Although clinical signs and intradermal reactivity suggested to allergic pathogeneses in most of the diseases mentioned above, no direct proof existed that IgE mediates allergy in the horse. In the Zweig grant that preceded this proposal, we found the first direct evidence that IgE mediates allergy in horses. This was performed by transfer of allergic reactions form allergic to healthy horses via IgE (Prausnitz-K ü stner reaction). In addition, we tested for equine immunoglobulins which can mediate skin reactions by intradermal injection of anti-isotype antibodies. Skin reactivity was observed after injection of anti-IgE confirming the results that IgE mediates allergy in horses. Unexpectedly, a reaction was also found after anti-IgG(T) injection. Antibodies to horse IgGa or IgGb induced none or only very weak skin reaction. The finding that IgG(T) can mediate skin reactivity is novel. The data were presented during the Zweig Memorial Fund Poster Session on June 11 th , 2005 . A manuscript describing these results is in preparation. Erin Morgan, who is a senior at Cornell University worked on a honor's thesis in this project. Her honor's thesis will include the ELISA results to determine allergen-specific IgE in serum of allergic horses and their comparison with skin testing results. These experiments are still ongoing and will be finished within the next three months.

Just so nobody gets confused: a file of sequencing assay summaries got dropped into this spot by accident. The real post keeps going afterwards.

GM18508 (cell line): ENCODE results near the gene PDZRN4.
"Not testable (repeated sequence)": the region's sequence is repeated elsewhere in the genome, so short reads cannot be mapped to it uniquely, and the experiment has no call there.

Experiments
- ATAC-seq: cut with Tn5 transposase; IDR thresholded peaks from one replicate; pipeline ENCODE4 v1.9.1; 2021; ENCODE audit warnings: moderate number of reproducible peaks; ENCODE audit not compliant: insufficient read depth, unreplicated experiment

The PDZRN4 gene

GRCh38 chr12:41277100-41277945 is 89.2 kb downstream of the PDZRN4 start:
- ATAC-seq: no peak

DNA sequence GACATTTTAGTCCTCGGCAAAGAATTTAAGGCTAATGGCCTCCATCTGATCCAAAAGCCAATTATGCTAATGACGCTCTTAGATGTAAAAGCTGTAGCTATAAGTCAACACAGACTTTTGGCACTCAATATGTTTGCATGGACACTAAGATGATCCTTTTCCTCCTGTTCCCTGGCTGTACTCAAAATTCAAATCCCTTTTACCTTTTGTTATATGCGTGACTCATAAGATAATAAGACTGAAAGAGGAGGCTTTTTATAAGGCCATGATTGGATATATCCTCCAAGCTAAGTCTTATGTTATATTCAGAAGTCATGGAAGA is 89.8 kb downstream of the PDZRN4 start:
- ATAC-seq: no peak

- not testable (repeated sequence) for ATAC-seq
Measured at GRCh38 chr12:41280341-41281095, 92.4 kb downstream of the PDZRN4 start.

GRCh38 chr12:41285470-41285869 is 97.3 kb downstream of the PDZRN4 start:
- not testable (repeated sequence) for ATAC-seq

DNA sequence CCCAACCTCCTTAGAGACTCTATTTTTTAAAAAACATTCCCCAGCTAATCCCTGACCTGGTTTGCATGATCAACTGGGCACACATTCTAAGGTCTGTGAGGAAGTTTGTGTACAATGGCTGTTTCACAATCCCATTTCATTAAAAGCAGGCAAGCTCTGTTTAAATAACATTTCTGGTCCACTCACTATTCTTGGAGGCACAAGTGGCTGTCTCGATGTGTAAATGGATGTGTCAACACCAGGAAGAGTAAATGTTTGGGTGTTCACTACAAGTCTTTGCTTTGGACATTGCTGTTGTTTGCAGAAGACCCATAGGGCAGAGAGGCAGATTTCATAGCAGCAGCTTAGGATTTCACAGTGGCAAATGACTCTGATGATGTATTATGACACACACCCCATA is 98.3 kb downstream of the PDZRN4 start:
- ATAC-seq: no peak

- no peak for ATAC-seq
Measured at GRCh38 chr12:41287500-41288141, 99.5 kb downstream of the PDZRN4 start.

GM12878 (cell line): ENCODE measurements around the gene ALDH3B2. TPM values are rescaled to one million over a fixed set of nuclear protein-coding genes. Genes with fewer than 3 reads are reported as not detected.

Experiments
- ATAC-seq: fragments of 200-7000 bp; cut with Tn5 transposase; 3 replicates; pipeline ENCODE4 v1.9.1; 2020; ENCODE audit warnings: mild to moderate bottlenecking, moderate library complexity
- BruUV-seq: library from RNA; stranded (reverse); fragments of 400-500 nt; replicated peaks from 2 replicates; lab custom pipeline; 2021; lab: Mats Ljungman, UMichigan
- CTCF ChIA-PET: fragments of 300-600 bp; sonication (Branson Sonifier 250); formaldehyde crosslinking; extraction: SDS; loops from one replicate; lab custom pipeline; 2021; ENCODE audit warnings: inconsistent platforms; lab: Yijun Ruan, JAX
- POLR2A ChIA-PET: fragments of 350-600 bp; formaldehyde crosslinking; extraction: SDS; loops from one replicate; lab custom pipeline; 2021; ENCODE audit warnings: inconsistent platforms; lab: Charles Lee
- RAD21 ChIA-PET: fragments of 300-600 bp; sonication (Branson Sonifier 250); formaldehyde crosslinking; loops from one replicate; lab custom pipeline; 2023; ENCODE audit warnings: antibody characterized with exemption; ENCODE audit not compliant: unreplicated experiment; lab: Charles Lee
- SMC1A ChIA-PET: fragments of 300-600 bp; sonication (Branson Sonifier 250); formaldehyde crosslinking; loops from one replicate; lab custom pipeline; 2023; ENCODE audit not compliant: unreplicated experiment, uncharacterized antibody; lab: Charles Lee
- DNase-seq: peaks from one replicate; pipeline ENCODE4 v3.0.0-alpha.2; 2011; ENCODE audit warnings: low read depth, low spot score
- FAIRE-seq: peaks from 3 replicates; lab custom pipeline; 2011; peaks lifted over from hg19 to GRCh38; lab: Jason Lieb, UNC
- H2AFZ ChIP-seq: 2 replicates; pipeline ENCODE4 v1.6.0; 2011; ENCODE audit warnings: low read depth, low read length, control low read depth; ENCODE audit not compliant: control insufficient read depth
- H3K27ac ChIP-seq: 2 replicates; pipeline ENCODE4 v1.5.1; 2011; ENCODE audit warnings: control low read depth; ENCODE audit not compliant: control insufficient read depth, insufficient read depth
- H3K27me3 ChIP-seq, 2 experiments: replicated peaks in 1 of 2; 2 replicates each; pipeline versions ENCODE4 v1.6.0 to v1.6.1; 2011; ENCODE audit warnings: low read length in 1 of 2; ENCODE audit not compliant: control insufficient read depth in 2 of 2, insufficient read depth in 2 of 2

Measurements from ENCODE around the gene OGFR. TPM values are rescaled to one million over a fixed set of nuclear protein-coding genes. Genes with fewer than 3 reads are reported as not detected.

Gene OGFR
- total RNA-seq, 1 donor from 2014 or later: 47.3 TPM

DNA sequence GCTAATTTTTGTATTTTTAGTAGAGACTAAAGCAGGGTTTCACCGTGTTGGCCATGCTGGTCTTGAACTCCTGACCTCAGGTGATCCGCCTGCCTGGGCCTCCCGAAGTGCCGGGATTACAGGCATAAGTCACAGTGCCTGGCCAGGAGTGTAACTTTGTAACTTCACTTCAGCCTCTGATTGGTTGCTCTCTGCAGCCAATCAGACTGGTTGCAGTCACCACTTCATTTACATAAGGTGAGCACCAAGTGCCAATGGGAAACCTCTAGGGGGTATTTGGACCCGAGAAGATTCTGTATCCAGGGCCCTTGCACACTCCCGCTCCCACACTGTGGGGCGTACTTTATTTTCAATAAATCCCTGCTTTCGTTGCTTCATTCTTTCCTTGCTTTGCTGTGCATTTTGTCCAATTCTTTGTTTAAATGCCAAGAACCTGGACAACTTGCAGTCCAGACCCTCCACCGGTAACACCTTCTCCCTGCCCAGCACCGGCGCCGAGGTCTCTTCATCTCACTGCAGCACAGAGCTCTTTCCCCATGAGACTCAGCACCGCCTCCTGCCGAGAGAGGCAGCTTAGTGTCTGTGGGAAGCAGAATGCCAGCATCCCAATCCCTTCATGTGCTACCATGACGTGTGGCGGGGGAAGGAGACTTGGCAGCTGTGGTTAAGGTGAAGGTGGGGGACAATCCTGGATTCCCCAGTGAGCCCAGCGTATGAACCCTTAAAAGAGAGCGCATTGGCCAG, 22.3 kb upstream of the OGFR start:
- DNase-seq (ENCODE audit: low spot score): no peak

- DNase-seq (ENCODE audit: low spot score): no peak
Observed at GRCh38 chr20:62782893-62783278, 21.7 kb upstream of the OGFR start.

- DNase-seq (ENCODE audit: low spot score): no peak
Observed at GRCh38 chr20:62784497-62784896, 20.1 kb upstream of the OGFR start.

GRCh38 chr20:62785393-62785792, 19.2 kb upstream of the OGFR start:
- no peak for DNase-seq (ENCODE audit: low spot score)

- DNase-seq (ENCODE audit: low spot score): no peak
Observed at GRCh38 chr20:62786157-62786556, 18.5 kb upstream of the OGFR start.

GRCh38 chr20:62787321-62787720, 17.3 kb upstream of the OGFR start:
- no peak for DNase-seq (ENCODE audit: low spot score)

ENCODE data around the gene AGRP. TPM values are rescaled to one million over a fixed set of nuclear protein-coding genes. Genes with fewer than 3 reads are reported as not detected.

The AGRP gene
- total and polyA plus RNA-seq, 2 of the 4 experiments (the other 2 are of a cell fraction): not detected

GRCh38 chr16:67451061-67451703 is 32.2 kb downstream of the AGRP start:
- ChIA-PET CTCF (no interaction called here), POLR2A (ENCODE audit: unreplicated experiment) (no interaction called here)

In contrast to many infectious diseases allergy develops slowly. Before clinical signs of allergy become obvious, many immunological processes occur without any signs of disease. The crucial early event in the development of allergy is the generation of IgE producing long-living B lymphocytes (plasma cells). Allergic individuals produce IgE antibodies against harmless environmental antigens, called allergens. Allergen-specific plasma cells rest in lymphatic organs and can secrete large amounts of IgE antibodies over several years and in the complete absence of allergen. The IgE antibodies are subsequently bound to surfaces of mast cells by high affinity IgE receptors. The arming of mast cells with IgE is called ‘sensitization' (Figure 2). The sensitized mast cells are silent and do not cause any signs of allergy. They can sit in tissues for a long time and are prepared to react immediately. As soon as the allergen binds to receptor-bound IgE antibodies, stimulation of mast cells and release of inflammatory mediators occurs within minutes and results quickly in clinical signs of allergy (e.g. bee sting or drug hypersensitivities, certain food allergies, rhinitis and asthma). Because of these characteristics of IgE production and mast cell sensitization allergic reactions can occur immediately in the presence of allergen even in individuals which were asymptomatic over years in the absence of allergen.